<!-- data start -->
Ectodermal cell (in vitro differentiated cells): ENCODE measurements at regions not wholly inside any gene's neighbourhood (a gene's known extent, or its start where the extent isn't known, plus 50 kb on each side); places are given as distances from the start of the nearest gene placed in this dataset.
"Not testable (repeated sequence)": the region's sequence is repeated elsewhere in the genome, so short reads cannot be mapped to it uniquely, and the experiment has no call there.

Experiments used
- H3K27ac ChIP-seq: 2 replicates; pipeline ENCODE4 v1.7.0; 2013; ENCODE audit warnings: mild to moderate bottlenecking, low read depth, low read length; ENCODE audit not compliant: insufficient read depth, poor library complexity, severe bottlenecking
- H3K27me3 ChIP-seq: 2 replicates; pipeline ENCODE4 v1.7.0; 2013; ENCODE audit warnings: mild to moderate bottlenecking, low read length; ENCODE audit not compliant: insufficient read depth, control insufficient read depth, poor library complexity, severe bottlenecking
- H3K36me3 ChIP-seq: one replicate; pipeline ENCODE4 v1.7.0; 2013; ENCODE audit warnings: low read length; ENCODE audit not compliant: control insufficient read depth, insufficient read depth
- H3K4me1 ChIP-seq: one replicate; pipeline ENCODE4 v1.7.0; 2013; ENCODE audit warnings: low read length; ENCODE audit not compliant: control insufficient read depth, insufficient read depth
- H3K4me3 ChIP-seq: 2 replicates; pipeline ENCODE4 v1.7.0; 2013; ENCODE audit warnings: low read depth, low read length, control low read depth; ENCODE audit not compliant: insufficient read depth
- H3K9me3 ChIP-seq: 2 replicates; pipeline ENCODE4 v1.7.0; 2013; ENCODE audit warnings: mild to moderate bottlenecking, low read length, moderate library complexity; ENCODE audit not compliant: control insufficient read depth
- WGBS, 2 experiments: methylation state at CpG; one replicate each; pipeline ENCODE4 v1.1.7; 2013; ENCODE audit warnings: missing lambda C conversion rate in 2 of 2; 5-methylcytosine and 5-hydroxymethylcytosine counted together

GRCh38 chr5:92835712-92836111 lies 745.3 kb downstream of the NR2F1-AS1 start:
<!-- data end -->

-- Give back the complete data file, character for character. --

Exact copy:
Ectodermal cell (in vitro differentiated cells): ENCODE measurements at regions not wholly inside any gene's neighbourhood (a gene's known extent, or its start where the extent isn't known, plus 50 kb on each side); places are given as distances from the start of the nearest gene placed in this dataset.
"Not testable (repeated sequence)": the region's sequence is repeated elsewhere in the genome, so short reads cannot be mapped to it uniquely, and the experiment has no call there.

Experiments used
- H3K27ac ChIP-seq: 2 replicates; pipeline ENCODE4 v1.7.0; 2013; ENCODE audit warnings: mild to moderate bottlenecking, low read depth, low read length; ENCODE audit not compliant: insufficient read depth, poor library complexity, severe bottlenecking
- H3K27me3 ChIP-seq: 2 replicates; pipeline ENCODE4 v1.7.0; 2013; ENCODE audit warnings: mild to moderate bottlenecking, low read length; ENCODE audit not compliant: insufficient read depth, control insufficient read depth, poor library complexity, severe bottlenecking
- H3K36me3 ChIP-seq: one replicate; pipeline ENCODE4 v1.7.0; 2013; ENCODE audit warnings: low read length; ENCODE audit not compliant: control insufficient read depth, insufficient read depth
- H3K4me1 ChIP-seq: one replicate; pipeline ENCODE4 v1.7.0; 2013; ENCODE audit warnings: low read length; ENCODE audit not compliant: control insufficient read depth, insufficient read depth
- H3K4me3 ChIP-seq: 2 replicates; pipeline ENCODE4 v1.7.0; 2013; ENCODE audit warnings: low read depth, low read length, control low read depth; ENCODE audit not compliant: insufficient read depth
- H3K9me3 ChIP-seq: 2 replicates; pipeline ENCODE4 v1.7.0; 2013; ENCODE audit warnings: mild to moderate bottlenecking, low read length, moderate library complexity; ENCODE audit not compliant: control insufficient read depth
- WGBS, 2 experiments: methylation state at CpG; one replicate each; pipeline ENCODE4 v1.1.7; 2013; ENCODE audit warnings: missing lambda C conversion rate in 2 of 2; 5-methylcytosine and 5-hydroxymethylcytosine counted together

GRCh38 chr5:92835712-92836111 lies 745.3 kb downstream of the NR2F1-AS1 start: